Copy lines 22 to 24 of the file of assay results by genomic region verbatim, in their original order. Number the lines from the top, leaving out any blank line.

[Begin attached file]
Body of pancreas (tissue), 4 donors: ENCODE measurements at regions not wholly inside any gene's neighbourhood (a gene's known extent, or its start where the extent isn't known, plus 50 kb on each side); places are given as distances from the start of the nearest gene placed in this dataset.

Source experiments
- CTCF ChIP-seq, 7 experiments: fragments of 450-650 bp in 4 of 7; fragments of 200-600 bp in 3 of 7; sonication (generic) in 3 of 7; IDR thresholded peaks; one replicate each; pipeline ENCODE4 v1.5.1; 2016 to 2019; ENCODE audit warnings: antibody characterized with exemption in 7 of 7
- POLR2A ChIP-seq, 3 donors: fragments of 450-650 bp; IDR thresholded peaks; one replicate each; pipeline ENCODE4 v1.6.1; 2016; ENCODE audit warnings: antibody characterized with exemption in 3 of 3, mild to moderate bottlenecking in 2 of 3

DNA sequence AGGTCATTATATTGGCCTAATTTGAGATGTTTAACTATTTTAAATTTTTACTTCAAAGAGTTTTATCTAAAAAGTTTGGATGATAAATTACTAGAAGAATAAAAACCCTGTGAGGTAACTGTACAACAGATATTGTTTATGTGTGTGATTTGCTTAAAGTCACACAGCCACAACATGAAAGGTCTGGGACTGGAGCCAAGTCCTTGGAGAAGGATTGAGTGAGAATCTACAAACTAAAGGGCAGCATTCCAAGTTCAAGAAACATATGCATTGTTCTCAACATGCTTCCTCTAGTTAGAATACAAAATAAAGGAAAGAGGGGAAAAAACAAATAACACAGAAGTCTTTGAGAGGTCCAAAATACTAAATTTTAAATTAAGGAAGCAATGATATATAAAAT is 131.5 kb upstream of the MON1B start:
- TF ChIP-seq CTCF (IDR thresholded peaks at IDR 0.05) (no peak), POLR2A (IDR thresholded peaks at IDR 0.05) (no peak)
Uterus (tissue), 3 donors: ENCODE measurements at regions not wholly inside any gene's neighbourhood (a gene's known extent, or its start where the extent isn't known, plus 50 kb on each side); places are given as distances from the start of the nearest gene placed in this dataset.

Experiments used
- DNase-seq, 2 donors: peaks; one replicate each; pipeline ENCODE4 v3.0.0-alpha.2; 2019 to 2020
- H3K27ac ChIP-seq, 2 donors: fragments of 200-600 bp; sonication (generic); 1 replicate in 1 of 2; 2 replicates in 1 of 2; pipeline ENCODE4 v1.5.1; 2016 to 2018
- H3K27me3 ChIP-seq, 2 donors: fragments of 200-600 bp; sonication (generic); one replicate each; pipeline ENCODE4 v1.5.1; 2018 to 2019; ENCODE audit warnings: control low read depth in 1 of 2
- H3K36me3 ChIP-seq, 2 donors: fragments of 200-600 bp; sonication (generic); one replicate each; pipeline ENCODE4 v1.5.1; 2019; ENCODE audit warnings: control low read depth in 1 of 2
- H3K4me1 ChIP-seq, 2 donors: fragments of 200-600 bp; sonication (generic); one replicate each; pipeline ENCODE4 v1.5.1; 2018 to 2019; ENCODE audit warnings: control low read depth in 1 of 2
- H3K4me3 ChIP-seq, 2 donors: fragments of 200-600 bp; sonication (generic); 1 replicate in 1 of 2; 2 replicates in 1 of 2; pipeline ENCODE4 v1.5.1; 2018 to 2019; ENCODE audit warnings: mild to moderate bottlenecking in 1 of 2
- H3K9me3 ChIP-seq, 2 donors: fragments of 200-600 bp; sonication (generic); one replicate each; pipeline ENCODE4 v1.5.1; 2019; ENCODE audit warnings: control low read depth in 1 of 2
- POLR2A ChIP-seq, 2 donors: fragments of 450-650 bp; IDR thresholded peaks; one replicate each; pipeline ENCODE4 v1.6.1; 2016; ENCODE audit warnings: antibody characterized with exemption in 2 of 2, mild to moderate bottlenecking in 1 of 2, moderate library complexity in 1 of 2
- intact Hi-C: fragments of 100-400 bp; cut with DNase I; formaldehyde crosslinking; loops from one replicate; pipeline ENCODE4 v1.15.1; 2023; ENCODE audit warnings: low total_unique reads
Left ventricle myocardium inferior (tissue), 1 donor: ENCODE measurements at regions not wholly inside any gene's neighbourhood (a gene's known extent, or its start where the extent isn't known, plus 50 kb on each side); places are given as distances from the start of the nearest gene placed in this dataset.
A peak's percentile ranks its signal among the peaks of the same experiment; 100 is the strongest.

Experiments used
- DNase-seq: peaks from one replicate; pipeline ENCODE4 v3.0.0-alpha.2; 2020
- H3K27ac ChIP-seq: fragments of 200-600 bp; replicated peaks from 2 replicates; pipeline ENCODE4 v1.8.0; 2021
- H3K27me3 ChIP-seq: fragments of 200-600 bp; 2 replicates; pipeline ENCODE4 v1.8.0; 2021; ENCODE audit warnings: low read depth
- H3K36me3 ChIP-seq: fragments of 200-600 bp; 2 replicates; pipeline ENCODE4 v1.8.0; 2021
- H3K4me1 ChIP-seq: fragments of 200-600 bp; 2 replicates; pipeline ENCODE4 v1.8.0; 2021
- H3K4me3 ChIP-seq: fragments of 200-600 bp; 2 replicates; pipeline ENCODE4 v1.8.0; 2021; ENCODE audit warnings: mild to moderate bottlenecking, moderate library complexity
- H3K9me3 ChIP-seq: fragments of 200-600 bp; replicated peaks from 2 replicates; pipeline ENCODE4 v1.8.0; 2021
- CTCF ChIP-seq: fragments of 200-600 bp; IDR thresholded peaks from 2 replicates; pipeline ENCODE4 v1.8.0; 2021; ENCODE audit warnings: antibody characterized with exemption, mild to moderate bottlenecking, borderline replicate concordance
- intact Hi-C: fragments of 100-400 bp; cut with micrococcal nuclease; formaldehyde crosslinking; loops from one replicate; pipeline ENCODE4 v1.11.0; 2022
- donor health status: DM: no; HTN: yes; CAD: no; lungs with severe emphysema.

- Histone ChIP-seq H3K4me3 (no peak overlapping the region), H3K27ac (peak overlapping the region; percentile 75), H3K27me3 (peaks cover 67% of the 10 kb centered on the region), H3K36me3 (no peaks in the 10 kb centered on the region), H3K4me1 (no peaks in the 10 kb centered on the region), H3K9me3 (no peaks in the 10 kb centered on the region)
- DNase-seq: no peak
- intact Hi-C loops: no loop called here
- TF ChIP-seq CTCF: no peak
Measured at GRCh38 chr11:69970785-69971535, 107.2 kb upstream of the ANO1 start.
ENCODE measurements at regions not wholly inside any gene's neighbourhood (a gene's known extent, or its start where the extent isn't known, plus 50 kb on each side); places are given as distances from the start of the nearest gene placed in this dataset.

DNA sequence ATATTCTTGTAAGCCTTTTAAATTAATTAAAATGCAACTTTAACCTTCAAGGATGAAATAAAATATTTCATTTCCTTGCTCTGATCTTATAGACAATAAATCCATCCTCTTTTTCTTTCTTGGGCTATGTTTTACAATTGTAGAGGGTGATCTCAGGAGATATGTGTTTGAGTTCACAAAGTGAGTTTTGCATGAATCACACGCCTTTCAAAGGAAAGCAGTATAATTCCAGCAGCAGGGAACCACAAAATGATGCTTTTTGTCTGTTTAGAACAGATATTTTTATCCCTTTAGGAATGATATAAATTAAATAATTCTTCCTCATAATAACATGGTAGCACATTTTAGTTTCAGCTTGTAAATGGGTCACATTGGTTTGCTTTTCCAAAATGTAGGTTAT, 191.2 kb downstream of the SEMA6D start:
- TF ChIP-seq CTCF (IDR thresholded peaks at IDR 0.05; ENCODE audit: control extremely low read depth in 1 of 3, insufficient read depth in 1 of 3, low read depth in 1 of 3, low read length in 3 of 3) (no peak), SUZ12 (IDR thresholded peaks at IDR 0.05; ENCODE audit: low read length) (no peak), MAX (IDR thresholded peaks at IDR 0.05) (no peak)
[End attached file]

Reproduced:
- H3K27ac ChIP-seq: fragments of 200-600 bp; replicated peaks from 2 replicates; pipeline ENCODE4 v1.8.0; 2021
- H3K27me3 ChIP-seq: fragments of 200-600 bp; 2 replicates; pipeline ENCODE4 v1.8.0; 2021; ENCODE audit warnings: low read depth
- H3K36me3 ChIP-seq: fragments of 200-600 bp; 2 replicates; pipeline ENCODE4 v1.8.0; 2021